5. Boredom – I need to get around other people or to immerse myself in an activity – walking, sewing, knitting, even TV, make calls, write, garden, get outside
    6. Going to my brother’s at Christmas – talk to new people if there are any there, stay away from kitchen and dining room table, make sure I’m not extremely hungry – eat my scheduled meals
    7. Christmas season – remember this holiday comes every year and the foods I associate with it are available all year long, nothing is ever as good as I think it’s going to be, any food with sugar or flour in it will begin the hell of food addiction cravings again, remember the misery of the 8 months leading up to my surgery

    • H. Theresa Wright May 1, 2018 at 12:53 pm #

      Wonderful! Great suggestions, Betsy! Thank you!

  2. Cari Heumann May 1, 2018 at 12:50 pm #

    Hi Theresa!
    I really get so much out of reading your blogs! When I think about my most common triggers, I come up with these:
    1. Severe stress
    2. Illness
    3. Parties & family gatherings (they usually put me into a position of where I wish I was “normal”)
    4. Being around binge foods or grocery shopping when I am already actively hungry or upset about something
    5. Vacations
    6. Holidays
    7. Family situations
    8. Certain relationships
    9. Uncomfortable feelings

    The actions that I can and do take to deal with these situations include:
    1. Increasing my self-care in times of stress or illness
    2. Having a list of alternative safe foods for when I am ill
    3. Bookending parties & family gatherings by calling someone before and after these events
    4. Eating my planned meal prior to grocery shopping
    5. Praying and asking angels to protect me from my binge foods when I am upset
    6. Carefully planning out my vacations by either packing my own food or knowing where to go to get the foods that I need
    7. Focusing on the special parts of the holidays that do not include food; doing something special for myself around the holidays that does not include food (maybe a day trip to somewhere fun or getting a massage)
    8. Learning what it is about certain relationships that trigger me: is it my stuff or theirs? I might need to create some distance with someone. I might need to learn how to create boundaries with another. I might need to remove a toxic person from my life entirely.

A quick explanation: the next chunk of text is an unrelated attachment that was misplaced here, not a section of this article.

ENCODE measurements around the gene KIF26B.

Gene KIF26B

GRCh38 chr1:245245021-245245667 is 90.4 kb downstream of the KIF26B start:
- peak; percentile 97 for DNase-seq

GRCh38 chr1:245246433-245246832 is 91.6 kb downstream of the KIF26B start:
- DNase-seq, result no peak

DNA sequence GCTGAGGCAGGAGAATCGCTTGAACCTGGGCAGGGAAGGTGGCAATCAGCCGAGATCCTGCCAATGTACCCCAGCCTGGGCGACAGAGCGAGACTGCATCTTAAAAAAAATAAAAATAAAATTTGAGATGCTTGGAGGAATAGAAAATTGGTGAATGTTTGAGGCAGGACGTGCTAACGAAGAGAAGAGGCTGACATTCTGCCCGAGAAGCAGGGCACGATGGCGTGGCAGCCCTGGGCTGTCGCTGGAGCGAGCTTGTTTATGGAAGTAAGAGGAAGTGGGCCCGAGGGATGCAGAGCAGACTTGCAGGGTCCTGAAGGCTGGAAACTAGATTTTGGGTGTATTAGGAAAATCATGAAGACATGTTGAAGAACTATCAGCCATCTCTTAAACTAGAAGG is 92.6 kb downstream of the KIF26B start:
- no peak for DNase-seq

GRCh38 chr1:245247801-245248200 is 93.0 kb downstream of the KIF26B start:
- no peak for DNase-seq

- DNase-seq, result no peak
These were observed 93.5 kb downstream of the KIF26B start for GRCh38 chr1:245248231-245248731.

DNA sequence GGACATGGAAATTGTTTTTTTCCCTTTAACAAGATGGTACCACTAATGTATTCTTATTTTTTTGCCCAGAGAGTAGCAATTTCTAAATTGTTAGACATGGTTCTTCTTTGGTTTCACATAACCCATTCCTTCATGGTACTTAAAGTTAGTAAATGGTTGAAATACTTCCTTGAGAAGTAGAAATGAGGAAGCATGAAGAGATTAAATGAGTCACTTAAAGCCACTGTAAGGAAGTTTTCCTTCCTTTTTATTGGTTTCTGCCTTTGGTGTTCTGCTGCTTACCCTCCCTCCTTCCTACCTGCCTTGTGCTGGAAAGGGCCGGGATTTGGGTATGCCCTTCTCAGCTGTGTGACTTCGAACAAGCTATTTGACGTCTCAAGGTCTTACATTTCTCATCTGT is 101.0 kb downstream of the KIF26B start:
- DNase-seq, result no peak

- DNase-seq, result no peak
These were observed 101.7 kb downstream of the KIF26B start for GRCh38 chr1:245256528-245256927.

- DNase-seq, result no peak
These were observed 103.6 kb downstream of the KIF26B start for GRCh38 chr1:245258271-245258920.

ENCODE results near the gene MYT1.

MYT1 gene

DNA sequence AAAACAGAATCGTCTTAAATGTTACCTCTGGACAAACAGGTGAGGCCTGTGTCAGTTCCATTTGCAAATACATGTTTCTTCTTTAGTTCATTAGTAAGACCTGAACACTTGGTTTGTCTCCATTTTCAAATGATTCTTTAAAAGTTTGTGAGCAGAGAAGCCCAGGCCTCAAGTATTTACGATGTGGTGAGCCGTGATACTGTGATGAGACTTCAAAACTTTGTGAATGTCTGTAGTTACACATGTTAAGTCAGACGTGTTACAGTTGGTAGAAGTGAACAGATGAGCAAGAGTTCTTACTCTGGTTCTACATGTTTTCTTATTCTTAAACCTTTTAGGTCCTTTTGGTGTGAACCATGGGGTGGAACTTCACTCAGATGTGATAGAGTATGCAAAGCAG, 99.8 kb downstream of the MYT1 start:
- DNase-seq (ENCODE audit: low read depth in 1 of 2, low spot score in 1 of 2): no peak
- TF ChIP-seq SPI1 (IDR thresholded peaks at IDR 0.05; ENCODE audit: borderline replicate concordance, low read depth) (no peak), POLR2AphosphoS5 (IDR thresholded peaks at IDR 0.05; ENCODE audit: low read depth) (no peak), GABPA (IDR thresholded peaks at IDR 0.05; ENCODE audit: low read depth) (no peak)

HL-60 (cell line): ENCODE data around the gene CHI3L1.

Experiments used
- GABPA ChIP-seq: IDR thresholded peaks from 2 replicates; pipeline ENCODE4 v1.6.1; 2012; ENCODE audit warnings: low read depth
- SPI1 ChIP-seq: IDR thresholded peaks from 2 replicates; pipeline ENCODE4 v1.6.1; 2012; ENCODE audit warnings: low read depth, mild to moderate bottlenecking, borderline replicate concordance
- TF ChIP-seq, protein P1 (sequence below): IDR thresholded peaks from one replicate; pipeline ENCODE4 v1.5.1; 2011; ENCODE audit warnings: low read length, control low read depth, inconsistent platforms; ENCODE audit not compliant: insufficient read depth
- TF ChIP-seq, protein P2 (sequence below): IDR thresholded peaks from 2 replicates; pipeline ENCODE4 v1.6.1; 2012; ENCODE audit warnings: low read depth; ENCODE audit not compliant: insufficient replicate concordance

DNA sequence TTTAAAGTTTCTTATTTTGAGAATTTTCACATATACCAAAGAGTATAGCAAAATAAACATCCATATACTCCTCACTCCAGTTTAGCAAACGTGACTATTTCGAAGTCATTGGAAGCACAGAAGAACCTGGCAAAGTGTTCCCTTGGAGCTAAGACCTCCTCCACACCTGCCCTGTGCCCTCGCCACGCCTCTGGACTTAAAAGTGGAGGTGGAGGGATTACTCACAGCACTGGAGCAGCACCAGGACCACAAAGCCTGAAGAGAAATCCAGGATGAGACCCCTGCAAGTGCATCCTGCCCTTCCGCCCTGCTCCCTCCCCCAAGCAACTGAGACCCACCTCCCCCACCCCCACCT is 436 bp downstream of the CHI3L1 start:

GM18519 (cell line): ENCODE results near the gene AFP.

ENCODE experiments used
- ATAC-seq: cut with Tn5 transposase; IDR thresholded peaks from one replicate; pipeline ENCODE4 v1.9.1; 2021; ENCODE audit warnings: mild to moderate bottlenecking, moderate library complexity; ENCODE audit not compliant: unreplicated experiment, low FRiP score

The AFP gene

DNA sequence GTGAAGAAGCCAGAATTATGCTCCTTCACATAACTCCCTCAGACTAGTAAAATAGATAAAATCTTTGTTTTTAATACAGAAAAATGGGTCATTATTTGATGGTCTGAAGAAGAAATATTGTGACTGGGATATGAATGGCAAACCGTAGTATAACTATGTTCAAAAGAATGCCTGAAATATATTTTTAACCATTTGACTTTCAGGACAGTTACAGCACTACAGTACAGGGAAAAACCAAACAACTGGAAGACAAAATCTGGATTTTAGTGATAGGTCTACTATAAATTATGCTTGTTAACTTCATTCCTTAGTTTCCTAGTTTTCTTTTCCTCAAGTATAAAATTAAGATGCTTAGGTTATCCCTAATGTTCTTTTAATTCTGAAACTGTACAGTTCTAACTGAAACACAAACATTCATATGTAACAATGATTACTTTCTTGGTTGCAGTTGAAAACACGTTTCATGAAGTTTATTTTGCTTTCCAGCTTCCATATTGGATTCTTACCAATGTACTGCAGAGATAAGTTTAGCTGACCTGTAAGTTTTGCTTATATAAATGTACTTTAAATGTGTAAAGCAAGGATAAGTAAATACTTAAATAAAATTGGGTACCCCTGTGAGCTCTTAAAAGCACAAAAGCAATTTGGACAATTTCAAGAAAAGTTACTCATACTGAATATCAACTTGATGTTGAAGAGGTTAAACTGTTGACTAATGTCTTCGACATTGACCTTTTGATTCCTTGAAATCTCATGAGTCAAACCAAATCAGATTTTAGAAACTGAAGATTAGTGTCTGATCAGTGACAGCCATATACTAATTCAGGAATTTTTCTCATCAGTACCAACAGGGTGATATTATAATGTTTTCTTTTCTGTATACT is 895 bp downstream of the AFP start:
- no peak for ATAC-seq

9. Working with a good therapist who validates my feelings and my truth, who points me inward so I can see and strengthen my own self-esteem, independence, and abilities to keep myself centered and grounded.
    10. Learning meditation techniques that work for me
    11. Learning multiple ways to connect with my Higher Power
    13. Learning how to let go

    I hope my experiences here can perhaps help someone else who is reading this blog. There is always hope and always a light. We are all warriors and we are stronger than we realize. My strength comes from within, for within myself is where my Higher Power resides. I send love and blessings and many thanks to you, Theresa.

    • H. Theresa Wright May 1, 2018 at 1:32 pm #

      Great ideas. Thank you, Cari!

  3. Felicia Sussmam May 11, 2018 at 3:48 pm #

    Hi Theresa
    When I think about my most common triggers, I come up with these:
    1. Financial Issues
    2. Illness
    3. Parties and social Gatherings
    4. Anything involving family
    5. Mothers day
    6. All other holidays
    7. Work Stress
    8. Vacations
    9. Grocery Shopping
    10. Trauma stuff coming up
    11. Therapy

    The actions that I can and do take to deal with these situations include:
    1. Calling my sponsor
    2. Bookending parties/gatherings/social situations with phone calls
    3. Bookending parties & family gatherings by calling someone before and after these events
    4. Eating my planned meal prior to grocery shopping and bringing my husband or one of my children with me. Having a list of items and amounts of what I am purchasing planned out.
    5. Praying and asking the God of my understanding to protect me from my binge foods and lift my cravings
    6. Carefully planning out my vacations by either packing my own food or knowing where to go to get the foods that I need
    7. being of service during the holiday
    8. Working with my therapist to make a plan to keep contained and centered
    9. My daily prayer and meditation routine
    10. Meetings
    11.Step work
    12. Calling and checking in with my dietician when things are rough
    13. Self care – get a mani/pedi or take a warm shower with a special sented gel

    Still working on mothers day this weekend

    • H. Theresa Wright May 12, 2018 at 1:09 am #

      Wonderful ideas! and pay attention to smells, too.
      Trauma does come up, but we do not have to live in it or allow ourselves to ruminate on it. I know this is the very hardest part.And it happens every time. We’re going to have a blog and a retreat on trauma soon. I hope it will help you.